It is a tough time to be holding petro-currencies.
It seems that the Fed’s FOMC meeting move of a 25 basis point rate hike – the first such rise since 2006 – has traders focused on continued US Dollar strength. That means weakness in US Dollar denominated products such as Crude Oil, which witnessed a further 2.7% drop in WTI Crude prices on Thursday.
And, of course, further weakness in two of the wider traded ‘petro-currencies’ whose fortunes are typically tied to the price of oil, the Canadian Dollar (or Loonie) and the Australian Dollar. Each of those currencies, which were both already at multi-year lows versus the USD, plunged even further on Thursday, each down about 1.5% versus the Dollar.
The Canadian Dollar scratched the USD $0.71 level or the first time since 2004 on Thursday before rallying a little to sit at 71.5 US cents at the time of writing, while the Aussie actually crossed below the 71 cent mark for a while, trading at 71.06 cents US as of the time of writing.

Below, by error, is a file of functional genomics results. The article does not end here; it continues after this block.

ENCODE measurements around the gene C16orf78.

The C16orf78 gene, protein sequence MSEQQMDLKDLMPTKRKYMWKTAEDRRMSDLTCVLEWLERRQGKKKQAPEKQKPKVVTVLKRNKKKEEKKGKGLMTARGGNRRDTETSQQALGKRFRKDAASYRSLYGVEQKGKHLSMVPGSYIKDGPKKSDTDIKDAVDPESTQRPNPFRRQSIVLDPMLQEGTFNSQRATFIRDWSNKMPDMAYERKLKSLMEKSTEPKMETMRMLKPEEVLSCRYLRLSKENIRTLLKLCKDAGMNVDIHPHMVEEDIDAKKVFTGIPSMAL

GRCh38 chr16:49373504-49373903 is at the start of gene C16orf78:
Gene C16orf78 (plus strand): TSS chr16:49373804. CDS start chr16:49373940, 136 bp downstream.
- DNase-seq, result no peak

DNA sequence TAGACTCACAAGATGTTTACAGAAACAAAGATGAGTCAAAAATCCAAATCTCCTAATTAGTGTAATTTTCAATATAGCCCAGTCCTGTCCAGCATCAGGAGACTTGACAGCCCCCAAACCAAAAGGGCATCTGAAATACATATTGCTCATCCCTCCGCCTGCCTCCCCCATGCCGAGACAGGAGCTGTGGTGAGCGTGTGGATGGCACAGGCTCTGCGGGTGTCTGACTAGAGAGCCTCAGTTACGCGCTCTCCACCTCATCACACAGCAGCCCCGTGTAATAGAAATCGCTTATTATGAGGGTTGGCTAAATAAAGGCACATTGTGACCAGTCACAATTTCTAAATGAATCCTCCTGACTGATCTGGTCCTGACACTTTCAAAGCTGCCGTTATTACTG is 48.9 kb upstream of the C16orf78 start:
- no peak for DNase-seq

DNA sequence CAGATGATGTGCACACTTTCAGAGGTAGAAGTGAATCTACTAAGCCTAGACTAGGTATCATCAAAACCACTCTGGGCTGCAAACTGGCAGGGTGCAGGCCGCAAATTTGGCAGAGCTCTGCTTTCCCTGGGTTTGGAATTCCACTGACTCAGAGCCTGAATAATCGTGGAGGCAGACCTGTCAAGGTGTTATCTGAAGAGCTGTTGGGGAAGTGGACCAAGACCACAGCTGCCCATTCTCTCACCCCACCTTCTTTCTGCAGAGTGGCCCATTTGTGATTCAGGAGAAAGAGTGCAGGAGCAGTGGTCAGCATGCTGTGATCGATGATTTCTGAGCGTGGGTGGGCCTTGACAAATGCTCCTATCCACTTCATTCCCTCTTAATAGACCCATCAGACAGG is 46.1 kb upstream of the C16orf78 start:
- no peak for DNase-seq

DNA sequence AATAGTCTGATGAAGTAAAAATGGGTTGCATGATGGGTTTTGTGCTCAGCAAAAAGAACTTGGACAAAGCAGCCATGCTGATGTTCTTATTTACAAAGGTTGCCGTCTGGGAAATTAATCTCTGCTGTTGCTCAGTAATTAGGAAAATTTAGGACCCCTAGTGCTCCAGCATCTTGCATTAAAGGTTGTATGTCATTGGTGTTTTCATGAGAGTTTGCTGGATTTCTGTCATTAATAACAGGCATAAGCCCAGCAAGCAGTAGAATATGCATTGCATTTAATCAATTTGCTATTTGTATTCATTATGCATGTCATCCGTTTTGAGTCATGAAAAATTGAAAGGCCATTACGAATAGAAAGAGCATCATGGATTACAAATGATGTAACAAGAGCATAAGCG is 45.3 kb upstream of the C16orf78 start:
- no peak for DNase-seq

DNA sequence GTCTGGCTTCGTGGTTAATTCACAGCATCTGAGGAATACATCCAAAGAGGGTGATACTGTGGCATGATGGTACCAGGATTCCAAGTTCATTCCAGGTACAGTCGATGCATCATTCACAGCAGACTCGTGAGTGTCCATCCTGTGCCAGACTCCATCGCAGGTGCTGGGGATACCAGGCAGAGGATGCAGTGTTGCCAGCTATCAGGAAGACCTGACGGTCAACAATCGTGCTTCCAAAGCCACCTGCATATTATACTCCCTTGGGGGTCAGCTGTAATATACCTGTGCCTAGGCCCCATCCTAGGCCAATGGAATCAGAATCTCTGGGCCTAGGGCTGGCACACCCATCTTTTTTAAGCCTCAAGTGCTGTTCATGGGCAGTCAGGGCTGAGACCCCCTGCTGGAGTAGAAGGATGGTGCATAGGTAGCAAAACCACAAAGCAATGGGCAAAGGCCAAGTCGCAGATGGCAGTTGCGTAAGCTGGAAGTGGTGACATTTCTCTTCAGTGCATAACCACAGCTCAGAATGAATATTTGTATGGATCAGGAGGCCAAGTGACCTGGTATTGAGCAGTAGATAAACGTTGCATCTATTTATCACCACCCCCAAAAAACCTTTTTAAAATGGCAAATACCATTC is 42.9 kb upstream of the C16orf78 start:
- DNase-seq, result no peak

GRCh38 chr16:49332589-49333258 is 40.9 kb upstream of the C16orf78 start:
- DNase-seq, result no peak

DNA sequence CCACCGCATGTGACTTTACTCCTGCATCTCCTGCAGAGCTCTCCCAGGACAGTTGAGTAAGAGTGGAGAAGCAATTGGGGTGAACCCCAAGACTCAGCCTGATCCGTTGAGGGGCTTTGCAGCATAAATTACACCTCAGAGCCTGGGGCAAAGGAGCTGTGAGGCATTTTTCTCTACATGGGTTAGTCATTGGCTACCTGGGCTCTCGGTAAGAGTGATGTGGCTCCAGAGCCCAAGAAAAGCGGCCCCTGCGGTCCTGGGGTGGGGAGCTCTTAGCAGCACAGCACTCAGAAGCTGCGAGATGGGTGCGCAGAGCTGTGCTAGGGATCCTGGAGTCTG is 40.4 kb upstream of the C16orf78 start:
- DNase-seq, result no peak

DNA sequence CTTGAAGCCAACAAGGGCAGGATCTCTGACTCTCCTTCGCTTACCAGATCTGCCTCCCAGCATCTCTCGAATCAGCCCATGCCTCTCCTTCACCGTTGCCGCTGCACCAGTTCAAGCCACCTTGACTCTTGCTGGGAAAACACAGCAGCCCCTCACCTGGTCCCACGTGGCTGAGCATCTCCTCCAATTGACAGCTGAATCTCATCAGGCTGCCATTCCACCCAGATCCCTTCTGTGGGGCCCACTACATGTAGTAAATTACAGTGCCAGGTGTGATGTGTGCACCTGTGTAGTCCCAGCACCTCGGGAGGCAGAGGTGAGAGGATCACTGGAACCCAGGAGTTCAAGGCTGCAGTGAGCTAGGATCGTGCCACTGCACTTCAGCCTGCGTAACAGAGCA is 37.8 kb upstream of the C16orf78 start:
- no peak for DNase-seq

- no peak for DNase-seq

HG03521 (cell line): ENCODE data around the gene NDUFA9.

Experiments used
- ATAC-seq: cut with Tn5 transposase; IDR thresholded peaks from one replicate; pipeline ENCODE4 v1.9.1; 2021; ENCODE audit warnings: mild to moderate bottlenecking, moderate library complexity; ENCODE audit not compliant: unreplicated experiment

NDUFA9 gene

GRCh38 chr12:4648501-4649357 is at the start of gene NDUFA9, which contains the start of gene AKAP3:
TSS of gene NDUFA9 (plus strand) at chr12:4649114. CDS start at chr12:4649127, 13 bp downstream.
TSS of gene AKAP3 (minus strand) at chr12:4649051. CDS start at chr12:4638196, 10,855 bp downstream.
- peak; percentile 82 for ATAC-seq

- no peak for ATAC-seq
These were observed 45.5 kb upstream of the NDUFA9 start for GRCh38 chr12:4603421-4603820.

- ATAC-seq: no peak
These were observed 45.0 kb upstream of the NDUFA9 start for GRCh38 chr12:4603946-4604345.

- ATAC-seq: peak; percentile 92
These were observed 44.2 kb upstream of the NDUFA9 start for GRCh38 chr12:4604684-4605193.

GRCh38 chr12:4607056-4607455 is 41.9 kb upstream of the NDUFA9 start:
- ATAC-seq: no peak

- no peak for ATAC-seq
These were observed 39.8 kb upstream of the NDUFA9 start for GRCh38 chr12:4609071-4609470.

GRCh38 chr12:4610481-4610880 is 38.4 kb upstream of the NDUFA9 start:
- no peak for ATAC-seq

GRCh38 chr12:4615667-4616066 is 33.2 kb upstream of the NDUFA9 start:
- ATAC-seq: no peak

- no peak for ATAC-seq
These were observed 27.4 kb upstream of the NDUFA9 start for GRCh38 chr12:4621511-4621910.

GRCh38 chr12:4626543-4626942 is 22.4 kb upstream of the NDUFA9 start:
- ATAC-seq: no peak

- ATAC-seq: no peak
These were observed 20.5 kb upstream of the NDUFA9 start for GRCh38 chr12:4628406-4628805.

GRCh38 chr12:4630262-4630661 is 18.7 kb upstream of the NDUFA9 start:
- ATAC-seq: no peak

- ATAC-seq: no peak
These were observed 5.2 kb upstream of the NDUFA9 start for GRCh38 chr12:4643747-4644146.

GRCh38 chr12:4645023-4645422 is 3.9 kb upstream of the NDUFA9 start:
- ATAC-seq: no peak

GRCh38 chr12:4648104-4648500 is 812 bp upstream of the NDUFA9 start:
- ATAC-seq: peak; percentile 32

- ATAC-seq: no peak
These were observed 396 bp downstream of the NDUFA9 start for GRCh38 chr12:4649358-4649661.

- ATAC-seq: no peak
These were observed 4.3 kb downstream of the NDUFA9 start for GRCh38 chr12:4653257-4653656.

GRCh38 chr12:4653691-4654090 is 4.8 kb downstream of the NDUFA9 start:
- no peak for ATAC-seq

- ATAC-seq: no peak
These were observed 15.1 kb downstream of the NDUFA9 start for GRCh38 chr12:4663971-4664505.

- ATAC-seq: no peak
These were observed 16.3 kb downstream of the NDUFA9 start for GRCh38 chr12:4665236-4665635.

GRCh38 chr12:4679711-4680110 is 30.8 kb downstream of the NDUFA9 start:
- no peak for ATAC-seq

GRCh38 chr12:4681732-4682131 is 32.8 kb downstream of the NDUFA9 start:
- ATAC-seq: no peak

Summing up today’s trading, we have comments from Saxo Bank’s Head of FX Strategy John Hardy:
The USD strength broadened notably today after last night’s Federal Open Market Committee meeting, with the greenback gaining the upper hand across the board against the major currencies, and later in the session, the USD strength was more notable against the commodity currencies as risk appetite retrenched somewhat.
AUDUSD broke the 0.7150 area for the first time after multiple tries recently, a potentially key development for setting in motion a new downtrend. The FX Board trending indicator turned negative two days ago, but this is the first break of support.
Precious metals are sharply weaker as they don’t appreciate the tighter central bank theme, with gold looking to close at its lowest daily close level for the cycle today if it stays near current levels around $1,050/oz.
The Norwegian krone was on a wild ride today, as the Norges Bank’s failure to cut saw a sharp NOK appreciation, though much of that rally was later eliminated, possibly on the general weakness in the commodity theme and as the bank’s guidance suggests a high likelihood of a rate cut in the beginning of next year.
John Hardy’s full comments and analysis can be found on TradingFloor.com.